Ride and handling
To describe the A6 as bad in this department would be to do it a huge disservice. It handles reassuringly and rides with decent composure - though larger wheels and S line suspension does diminish that slightly. The A6’s biggest fault is that it’s not as engaging or as interesting to drive as its obvious rivals. While you might find yourself taking out your 5 Series or Jaguar XF for the hell of it, or just taking a slight detour home down an interesting road, you just won’t in the A6.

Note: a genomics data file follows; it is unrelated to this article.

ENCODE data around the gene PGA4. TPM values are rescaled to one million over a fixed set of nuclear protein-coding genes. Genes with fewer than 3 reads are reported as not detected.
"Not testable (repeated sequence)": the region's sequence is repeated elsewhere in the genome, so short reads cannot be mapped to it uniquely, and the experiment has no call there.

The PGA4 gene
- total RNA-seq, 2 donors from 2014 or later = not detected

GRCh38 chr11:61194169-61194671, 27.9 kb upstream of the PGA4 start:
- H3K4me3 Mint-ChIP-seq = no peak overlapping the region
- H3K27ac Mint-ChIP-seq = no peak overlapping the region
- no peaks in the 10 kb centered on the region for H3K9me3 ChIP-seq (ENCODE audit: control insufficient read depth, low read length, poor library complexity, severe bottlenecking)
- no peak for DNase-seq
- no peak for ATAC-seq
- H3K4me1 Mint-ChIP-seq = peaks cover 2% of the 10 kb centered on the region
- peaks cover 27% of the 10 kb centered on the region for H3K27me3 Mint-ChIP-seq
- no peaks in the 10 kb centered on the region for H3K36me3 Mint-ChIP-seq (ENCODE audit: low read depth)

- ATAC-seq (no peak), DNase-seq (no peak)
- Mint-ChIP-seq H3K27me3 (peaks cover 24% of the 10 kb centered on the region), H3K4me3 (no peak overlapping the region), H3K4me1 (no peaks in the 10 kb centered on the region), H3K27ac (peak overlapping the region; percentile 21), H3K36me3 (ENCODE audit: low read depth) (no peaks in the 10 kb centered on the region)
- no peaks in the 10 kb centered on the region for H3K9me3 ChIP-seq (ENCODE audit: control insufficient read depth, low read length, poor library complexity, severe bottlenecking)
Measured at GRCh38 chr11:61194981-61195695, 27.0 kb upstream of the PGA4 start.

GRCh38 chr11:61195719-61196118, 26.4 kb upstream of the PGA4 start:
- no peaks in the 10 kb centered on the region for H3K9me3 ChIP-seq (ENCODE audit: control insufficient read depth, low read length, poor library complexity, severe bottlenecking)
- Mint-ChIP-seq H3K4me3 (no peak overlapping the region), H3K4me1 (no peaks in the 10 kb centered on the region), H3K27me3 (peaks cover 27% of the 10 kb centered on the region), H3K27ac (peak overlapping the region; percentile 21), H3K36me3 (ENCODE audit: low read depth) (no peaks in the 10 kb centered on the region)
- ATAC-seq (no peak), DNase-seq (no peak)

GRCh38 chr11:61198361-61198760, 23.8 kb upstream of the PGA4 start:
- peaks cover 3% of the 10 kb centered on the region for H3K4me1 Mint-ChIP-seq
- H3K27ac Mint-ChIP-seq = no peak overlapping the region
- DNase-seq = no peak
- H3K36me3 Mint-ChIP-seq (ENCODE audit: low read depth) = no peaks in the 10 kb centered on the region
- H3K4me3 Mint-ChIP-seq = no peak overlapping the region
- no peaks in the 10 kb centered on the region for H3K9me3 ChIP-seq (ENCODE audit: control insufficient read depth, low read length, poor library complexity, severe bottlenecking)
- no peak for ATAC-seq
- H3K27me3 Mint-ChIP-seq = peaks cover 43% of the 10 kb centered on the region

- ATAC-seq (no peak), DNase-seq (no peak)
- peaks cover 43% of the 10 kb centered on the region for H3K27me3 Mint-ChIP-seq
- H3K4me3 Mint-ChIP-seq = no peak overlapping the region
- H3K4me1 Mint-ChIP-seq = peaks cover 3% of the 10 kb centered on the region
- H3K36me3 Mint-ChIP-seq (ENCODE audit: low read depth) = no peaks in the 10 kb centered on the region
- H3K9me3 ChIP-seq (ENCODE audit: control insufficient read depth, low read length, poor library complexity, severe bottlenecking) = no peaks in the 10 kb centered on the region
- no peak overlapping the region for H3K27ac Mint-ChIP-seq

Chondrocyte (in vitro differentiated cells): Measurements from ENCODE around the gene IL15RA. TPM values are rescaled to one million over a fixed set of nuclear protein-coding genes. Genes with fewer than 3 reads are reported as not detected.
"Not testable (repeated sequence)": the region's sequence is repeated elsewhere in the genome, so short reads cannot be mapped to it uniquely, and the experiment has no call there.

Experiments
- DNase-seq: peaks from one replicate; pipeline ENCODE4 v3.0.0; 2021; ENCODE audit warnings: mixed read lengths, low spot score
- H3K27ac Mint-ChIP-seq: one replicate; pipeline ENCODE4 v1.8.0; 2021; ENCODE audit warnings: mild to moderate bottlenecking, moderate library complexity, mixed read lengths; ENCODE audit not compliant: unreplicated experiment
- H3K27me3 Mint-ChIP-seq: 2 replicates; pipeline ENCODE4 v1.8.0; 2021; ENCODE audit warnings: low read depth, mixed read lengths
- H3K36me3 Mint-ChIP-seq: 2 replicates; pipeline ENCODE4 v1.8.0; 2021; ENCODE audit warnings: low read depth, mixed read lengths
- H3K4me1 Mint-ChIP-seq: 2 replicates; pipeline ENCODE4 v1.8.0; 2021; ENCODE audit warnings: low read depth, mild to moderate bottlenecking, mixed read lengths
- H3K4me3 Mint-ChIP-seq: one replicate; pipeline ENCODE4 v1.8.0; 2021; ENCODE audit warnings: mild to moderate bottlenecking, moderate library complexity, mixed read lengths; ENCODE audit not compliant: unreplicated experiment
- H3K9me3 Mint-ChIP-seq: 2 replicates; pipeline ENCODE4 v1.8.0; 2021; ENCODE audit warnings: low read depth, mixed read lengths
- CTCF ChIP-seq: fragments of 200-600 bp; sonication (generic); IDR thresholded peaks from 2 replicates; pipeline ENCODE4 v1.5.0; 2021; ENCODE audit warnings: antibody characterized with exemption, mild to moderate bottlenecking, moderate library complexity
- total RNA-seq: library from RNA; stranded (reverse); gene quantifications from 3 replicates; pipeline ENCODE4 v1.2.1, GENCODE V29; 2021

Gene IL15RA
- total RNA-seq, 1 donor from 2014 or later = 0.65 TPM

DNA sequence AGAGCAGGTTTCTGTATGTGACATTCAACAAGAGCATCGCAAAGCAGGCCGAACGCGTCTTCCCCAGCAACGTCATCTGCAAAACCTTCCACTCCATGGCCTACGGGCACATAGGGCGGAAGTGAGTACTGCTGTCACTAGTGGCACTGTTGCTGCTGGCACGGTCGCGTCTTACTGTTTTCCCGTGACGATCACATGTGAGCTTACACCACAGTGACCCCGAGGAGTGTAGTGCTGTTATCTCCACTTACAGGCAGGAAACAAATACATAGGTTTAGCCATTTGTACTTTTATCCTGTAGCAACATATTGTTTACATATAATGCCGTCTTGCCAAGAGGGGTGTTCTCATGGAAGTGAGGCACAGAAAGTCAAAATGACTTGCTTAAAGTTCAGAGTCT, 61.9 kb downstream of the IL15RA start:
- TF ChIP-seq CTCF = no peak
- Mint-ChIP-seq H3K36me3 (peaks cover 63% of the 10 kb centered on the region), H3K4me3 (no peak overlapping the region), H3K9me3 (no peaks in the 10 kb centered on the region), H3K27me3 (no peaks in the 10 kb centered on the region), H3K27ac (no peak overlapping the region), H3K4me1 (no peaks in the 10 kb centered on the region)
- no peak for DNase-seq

Grip levels are high, but that 2.0 TDI big-seller is front-drive in a marketplace where rear-drive is the norm, and it’s apparent when you start pushing the A6 harder. The quattros do go some way to addressing that, especially if you spend the extra money on the optional Sports Differential, but none offer the sort of poise and balance of their best rear-wheel drive alternatives. Many, however, will like the A6 quattro’s assured traction and stability, particularly in the UK where it’s wet all the time. All A6s feature Audi’s Drive Select, which offers different settings (Comfort, Auto, Dynamic and Efficiency) for the engine, transmission and steering, but we doubt anyone will ever switch it from either Comfort or Auto, so subtle are the differences. Allroads all feature adaptive air suspension, while the stability and traction control systems have been tweaked for more suitable intervention and assistance when driving off-road.